Who has seen a ‘Wellness Guru’ these days? You know, that $4.2 trillion dollar industry and its legion of wellness professionals keeping it clean and healthy on the high street and in foreign cities.  Tell me though, whether you’ve seen anyone like this around the place?

I must be missing something… I certainly haven’t met anyone like this. I guess I’ll just have to keep on waiting.

What is a ‘Guru’?

The word ‘Guru’ means the guide who leads others through the darkness to the light. It’s a term often used in classical Indian texts and mythology to describe masters who help guide students on their path, often through difficult times to achieve liberation or whatever is the goal on their spiritual journey.

In the context of today’s ‘Wellness Guru’,  and what it’s been made out to be, if you haven’t got your personalised planner, your amazing swimwear together with your magnesium oil (amongst others), you really aren’t going to get very far on your journey to living life’s full potential (which is what ‘wellness’ really is all about). Perhaps this is a bit exaggerated, but you know what I mean.

‘Wellness Gurus’???

You see, this is what frustrates me so when I see images that really distort what it means to achieve ‘wellness’. Rather than being a ‘wellness guru’, it represents an idealistic image of a fantasy life – one where consumers too can easily buy their way to wellness rather than doing all the hard work to live a better life. What about the average Joe who can’t afford all these luxury goods (except for the cheap mini-foam roller I should say)?  Doesn’t this just breed envy, frustration and perhaps even depression? Isn’t the ‘Insta-famous’ contributing to the mental health crisis of our youth today?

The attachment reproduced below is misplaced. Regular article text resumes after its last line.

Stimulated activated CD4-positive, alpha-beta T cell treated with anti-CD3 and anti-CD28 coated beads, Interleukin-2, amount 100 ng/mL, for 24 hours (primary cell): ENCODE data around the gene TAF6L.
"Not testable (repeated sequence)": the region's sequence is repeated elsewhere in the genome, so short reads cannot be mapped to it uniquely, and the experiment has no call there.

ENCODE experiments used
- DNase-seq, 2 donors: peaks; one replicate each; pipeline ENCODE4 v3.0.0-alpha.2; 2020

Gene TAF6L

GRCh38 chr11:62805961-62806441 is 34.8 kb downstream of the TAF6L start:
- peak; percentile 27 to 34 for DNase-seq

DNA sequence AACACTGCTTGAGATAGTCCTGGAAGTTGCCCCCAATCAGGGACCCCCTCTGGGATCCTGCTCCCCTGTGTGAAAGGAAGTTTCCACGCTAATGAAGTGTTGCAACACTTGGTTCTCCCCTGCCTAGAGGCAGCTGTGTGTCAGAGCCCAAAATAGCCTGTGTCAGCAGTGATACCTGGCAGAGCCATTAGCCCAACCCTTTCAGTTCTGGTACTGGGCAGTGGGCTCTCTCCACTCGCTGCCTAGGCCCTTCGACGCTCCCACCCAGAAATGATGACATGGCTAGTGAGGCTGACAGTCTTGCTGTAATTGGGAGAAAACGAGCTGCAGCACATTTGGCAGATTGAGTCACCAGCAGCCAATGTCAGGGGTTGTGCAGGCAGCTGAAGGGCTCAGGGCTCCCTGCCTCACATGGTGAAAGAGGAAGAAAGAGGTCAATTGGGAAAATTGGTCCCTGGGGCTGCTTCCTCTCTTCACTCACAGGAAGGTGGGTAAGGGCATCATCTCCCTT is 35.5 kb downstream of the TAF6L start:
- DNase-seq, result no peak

At worst, like much of what is being promoted as ‘wellness’ today,  the benefits of these products may not be evidence-based or are at worst, misleading. Who ever said sunshine was bad for you? Would you never step outside without your sunscreen? Who needs Vitamin D? Hey, why not pop a pill or supplement instead?

The ‘Hapless Wellness Consumer’

You see then, the ‘wellness guru’ quickly becomes the ‘hapless wellness consumer’. Sometimes dangerously. At the bottom line though, this is what people are looking for in today’s fast-paced society: A quick return without all the hassle of doing the hard yards. Like in yogameditation, or any other practice that requires an investment of your time, and very little of your money.

Being a true ‘wellness guru’ also extends to taking the time to read evidence-based information and learn more about good health, exercise, and nutrition. It’s about taking the time to learn about the power of food as medicine. Most of all, it’s about realising that everyone is different. What works for some people, whether it be through food or exercise, may not work for others. All of this takes time, patience and effort.

Conclusion: Being a ‘Wellness Guru’ takes Time…

Wellness doesn’t happen overnight. It’s a process. The key is doing what is necessary in order to facilitate real change in a person’s lifestyle and habits – Whether the practitioner has the will to learn and to practice regularly. You can only be your own ‘wellness guru’. Unfortunately, wisdom doesn’t grow on trees, nor on the high street.

No matter what activity or practice we are pursuing, there isn’t anything that isn’t made easier through constant familiarity and training.” ~ Dalai Lama.

To learn more about how yoga & meditation can transform your busy personal and professional life, please get in touch with me or email me at Scott@yogibanker.com